The pub past of Norwich's Body Shop

Jonathan Hooton, the Norwich Pub Detective, outside his favourite Norwich pub, the White Lion in Oak Street

Jonathan Hooton, the Norwich Pub Detective, outside his favourite Norwich pub, the White Lion in Oak Street. - Credit: Sonya Duncan

He is known as the Norwich Pub Detective due to his fascination with all things to do with the city's famous pub legacy. And this week Jonathan Hooton looks back at a former venue which used to host plays in the 19th century.


In 1883 there were twelve pubs or inns in Norwich named the King’s Head.

The building we are concentrating on today stands at the corner of Castle Street and Davey Place and it has many of the clues found in 19th century public houses.

This one was built soon after 1813 when its predecessor, the King’s Head was pulled down by alderman Jonathan Davey.

This was a well-established and well known coaching Inn that faced the Market Place on Gentleman’s Walk and was a favoured haunt of Parson Woodforde of diary fame, who much later gave his name to a Norfolk brewery now operating out of Woodbastwick.


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The old King’s Head Inn was known for entertainments such as plays performed by the Norwich Company of Comedians, prize fights and a visit in 1797 by O’Brien the Irish Giant who was 8 feet four inches tall.

In 1813 alderman Davey announced in council “Gentlemen I mean to put a hole in the King’s Head”.

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Since he was known to be a French revolutionary sympathiser, this was a rash thing to do and he was put under house arrest for a fortnight before it became clear what he meant.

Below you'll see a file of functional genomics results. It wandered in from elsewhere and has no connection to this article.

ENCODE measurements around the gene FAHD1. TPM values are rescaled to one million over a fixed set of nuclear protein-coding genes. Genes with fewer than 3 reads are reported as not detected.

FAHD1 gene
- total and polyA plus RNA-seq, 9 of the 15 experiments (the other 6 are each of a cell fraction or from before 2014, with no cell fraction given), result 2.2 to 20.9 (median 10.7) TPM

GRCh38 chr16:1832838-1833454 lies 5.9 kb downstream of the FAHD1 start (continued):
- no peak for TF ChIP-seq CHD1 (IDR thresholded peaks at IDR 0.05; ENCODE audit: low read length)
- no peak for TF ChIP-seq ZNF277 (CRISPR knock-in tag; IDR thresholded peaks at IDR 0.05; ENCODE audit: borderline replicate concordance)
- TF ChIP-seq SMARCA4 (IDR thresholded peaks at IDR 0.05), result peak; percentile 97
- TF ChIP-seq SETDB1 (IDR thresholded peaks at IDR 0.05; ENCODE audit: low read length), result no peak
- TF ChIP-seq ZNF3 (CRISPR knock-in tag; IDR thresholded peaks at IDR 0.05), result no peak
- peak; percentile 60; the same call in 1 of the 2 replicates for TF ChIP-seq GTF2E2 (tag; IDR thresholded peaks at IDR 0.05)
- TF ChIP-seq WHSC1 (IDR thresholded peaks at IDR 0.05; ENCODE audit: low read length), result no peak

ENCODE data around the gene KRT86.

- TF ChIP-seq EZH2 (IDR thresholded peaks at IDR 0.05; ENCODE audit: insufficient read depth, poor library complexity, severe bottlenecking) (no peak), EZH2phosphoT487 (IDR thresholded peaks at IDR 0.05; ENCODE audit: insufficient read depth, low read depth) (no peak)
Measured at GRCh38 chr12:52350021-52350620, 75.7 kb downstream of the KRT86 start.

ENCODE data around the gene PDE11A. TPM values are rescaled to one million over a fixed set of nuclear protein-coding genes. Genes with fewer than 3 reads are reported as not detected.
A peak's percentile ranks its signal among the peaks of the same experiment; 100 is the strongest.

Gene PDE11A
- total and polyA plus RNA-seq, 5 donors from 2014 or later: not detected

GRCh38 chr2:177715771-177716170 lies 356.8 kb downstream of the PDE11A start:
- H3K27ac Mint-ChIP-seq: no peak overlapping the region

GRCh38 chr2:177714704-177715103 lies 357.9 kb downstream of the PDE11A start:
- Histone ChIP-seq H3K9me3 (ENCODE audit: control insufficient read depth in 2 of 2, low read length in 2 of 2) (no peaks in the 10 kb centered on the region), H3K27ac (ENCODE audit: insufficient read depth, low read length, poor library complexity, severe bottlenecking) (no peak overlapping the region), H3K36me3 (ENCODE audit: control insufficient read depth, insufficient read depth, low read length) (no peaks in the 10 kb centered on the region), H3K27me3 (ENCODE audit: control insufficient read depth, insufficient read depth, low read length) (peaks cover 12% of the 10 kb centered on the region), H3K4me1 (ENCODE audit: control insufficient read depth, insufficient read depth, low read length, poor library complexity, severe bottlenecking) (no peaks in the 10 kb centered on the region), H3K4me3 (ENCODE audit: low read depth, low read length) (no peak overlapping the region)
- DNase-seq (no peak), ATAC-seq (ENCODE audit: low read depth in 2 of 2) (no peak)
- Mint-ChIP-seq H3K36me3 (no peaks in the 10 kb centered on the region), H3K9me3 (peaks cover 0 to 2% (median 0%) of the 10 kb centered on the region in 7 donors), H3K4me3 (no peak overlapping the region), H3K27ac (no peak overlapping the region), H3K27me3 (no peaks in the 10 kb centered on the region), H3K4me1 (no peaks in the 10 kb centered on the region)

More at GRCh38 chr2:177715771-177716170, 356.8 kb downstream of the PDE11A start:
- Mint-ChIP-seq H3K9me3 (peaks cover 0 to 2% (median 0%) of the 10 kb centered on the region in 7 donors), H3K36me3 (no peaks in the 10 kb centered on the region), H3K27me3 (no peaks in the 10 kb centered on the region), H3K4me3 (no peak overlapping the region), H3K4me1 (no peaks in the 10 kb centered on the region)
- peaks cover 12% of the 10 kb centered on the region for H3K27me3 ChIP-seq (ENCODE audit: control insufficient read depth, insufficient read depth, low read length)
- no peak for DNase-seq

That involved buying the King’s Head Inn and demolishing it to construct a new street to link the Market Place with Castle Meadow.

This new road was probably Norwich’s first pedestrianised street (beating London Street by over 150 years) and was named Davey Place after Jonathan Davey.

By way of compensation the licence of the old King’s Head was transferred to a newly purpose built pub at 10 Davey Place on the corner with Castle Street.

Fancy decoration was to mark this building, now the Body shop, with a highly decorative cornice moulding below the roof, and decorative tiles around the doorway.

Detailing on the building which used to be the King's Arms pub on Davey Place and Castle Street in Norwich.

Detailing on the building which used to be the King's Arms pub on Davey Place and Castle Street in Norwich. - Credit: Jonathan Hooton

Added to this are tell-tale clues of iron doors to a cellar in Davey Place and strange decorative corbels at first floor level, that do not support anything. Possibly these were designed to support a sign.

This house, a successor to the coaching Inn, became part of the Bullards portfolio.

The pub was taken over by Watney Mann in the 1960s and, like many of the pubs they inherited, was later closed in 1981 and converted to retail.

The former King's Head pub on the corner of Castle Street and Davey Place in Norwich.

The former King's Head pub on the corner of Castle Street and Davey Place in Norwich. - Credit: Jonathan Hooton

The use of such corbels for supporting a pub sign can also be found in Queen’s Road where there is a convex building, now housing, that curves round towards the entrance to Ber Street.

There at first floor level between the two windows on the eastern side of the building are two such redundant corbels and this was a pub, the Pheasant Cock.

It had gone through a series of name changes in the 19th century from the Jolly Farmers (1822), to Pheasant and Farmer (1830), to Pheasant Cock and Farmer (1842), before finally settling on the Pheasant Cock.

Pictorial evidence shows that these corbels did indeed support a fine pub sign.

It also became a victim of Watney Mann, this time inherited by the take-over of Steward & Patterson’s in the 1960s and it was closed in 1976.

Norwich had a second Pheasant Cock, at No 3 Oak Street, opposite St Mile’s Church and this too had a large name board at first floor level between two windows.

This public house shut down a lot longer ago in 1922, without the help of Watney Mann, when its licence was transferred to a new house, the Crawshay Arms in Philadelphia Lane.

Unfortunately the practice of replacing an old Inn or pub with a new one in the suburbs was not operating in the second half of the 20th century.

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